Giant wildrye is a great native alternative to invasive pampas grass because it provides the same beauty and utility in your garden, but unlike pampas grass, it contributes to higher biodiversity and does not negatively impact the natural environment or those animal species that rely on it. Try out this native plant alternative in your garden today!

For more information on any of the topics above, please contact the Native Plant Program at nativeplants@wildlife.ca.gov.

From: https://wildlife.ca.gov/Conservation/Plants/Dont-Plant-Me/Pampas-Grass

Left Behind

I don’t know if it was Freud or someone else who said that there was an underlying subliminal reason why someone leaves things behind at your home, but in the case of my Angels, I love it when they do.

I find and gather up the artifacts to either mail or bring with me on my next visit. They’re like little treasures that attach themselves to memories of a special time.

Thank goodness I didn’t step barefoot on a fierce Ninjago Lego minifigure. I had found another one and mailed it along with random socks and a forgotten light up ball that had rolled under the sofa, but this little guy was exhumed when I changed the sheets and I recalled the morning Angel Boy crawled into bed with me at about 6am.

“Grandma, are you awake? Daddy said I could come down. He’s going surfing.”
“Look at my Legos.This is one of the Ninjagos, LOOK!” “He’s one of my favorites.” “Grandma, can you make me a Ninjago cake?” “You can do it, I know you can.”

“I don’t know, T. I can do a kitty or an owl or a bunny, but a Ninjago cake seems pretty difficult for me.”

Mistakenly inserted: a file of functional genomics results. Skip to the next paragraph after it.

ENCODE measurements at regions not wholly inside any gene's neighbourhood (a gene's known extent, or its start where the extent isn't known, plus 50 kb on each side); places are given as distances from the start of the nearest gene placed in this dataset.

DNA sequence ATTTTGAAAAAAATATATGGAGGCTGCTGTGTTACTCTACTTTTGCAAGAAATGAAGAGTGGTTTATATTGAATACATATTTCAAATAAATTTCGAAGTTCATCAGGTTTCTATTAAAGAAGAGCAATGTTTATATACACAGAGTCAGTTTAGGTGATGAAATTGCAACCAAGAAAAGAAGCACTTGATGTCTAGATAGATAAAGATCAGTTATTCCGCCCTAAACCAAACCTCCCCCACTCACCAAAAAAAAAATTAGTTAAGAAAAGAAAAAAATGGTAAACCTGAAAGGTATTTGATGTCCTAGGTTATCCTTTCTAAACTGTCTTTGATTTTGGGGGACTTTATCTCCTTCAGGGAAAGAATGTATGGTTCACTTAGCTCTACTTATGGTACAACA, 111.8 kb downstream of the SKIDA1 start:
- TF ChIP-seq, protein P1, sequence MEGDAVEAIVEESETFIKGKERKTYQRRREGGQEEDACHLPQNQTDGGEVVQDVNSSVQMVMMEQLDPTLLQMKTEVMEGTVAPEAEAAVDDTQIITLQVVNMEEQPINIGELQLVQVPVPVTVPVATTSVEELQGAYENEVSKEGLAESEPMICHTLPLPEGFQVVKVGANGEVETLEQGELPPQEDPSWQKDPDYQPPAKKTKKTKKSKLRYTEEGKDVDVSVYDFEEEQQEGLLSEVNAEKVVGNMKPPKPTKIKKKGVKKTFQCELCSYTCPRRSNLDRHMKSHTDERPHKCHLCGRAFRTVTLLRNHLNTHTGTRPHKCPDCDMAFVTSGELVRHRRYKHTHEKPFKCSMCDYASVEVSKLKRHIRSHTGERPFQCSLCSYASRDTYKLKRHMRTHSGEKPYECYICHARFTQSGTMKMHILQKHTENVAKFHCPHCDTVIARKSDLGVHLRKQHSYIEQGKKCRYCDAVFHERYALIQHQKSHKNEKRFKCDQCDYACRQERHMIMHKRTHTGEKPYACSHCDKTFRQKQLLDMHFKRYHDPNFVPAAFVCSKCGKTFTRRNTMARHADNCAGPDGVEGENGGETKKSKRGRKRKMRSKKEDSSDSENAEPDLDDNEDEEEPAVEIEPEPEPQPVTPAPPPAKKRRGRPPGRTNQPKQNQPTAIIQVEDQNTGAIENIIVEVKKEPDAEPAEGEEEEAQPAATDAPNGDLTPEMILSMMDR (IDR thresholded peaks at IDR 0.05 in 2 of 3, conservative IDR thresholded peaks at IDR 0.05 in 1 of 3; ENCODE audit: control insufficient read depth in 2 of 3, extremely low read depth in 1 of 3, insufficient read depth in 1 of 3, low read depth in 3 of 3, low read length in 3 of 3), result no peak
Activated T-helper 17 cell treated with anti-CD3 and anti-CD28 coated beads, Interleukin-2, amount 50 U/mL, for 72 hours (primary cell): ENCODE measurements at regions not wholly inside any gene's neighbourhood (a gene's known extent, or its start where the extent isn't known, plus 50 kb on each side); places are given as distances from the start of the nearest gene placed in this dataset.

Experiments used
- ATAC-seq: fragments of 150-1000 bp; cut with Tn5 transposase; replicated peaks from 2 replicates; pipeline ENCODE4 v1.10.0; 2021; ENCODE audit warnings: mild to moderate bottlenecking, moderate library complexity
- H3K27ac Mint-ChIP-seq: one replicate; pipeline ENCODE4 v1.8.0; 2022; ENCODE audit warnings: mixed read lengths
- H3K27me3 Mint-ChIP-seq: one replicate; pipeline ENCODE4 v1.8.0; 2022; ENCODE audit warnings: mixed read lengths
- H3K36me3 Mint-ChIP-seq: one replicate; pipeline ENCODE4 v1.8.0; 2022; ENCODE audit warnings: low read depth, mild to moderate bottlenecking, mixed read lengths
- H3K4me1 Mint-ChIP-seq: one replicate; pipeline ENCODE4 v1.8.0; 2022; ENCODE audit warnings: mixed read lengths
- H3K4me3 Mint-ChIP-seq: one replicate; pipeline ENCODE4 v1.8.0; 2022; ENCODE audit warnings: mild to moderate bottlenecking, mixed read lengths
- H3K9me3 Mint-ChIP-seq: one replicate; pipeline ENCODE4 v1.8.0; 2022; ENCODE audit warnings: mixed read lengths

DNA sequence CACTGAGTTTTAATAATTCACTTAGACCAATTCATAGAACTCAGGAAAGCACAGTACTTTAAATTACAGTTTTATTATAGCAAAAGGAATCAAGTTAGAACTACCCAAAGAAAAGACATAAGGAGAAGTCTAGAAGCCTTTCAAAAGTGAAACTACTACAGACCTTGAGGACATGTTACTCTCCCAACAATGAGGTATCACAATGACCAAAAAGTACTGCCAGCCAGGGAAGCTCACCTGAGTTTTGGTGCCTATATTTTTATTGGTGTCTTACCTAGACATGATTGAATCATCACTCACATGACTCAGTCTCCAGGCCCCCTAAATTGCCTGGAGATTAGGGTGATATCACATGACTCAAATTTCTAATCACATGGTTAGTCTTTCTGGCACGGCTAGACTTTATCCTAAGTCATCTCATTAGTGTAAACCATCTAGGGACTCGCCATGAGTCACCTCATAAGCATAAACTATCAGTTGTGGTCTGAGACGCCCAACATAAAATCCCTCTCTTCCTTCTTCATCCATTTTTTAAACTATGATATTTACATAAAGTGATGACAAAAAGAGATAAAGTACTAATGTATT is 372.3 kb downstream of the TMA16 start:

“Did you wash my favorite (Ninjago) shirt for me?”

“It’s a bit early for me to handwash your favorite shirt, T. How about breakfast first?”

“Grandma, do you always do the same things every single time you wake up?”

“What’s that, T? What do I do?”

“You put on your glasses, take off your retainers, take a vitamin, and do your inhaler. And then you make coffee.”

“You know what, Angel? That’s exactly what I do, in exactly that order. You are incredibly observant to remember each and every detail. I do those same things every single day at your house and my house. Do you think about that?”

“Yes, I do. I’m hungry. Can I have some apple pie?”

The answer to that was yes. The children know me too well. I approve of apple pie for early breakfast. I wrapped a piece for dad to eat before his dawn patrol surf sesh, too.

Those Angels leave a trail of love behind, that’s the best part.

To See the Good

I parked my car (and made sure I knew where it was this time hahahaha). As I was gathering my shopping bags, I overheard a young-ish man with a baby sitting in a shopping cart as he was talking to his significant other.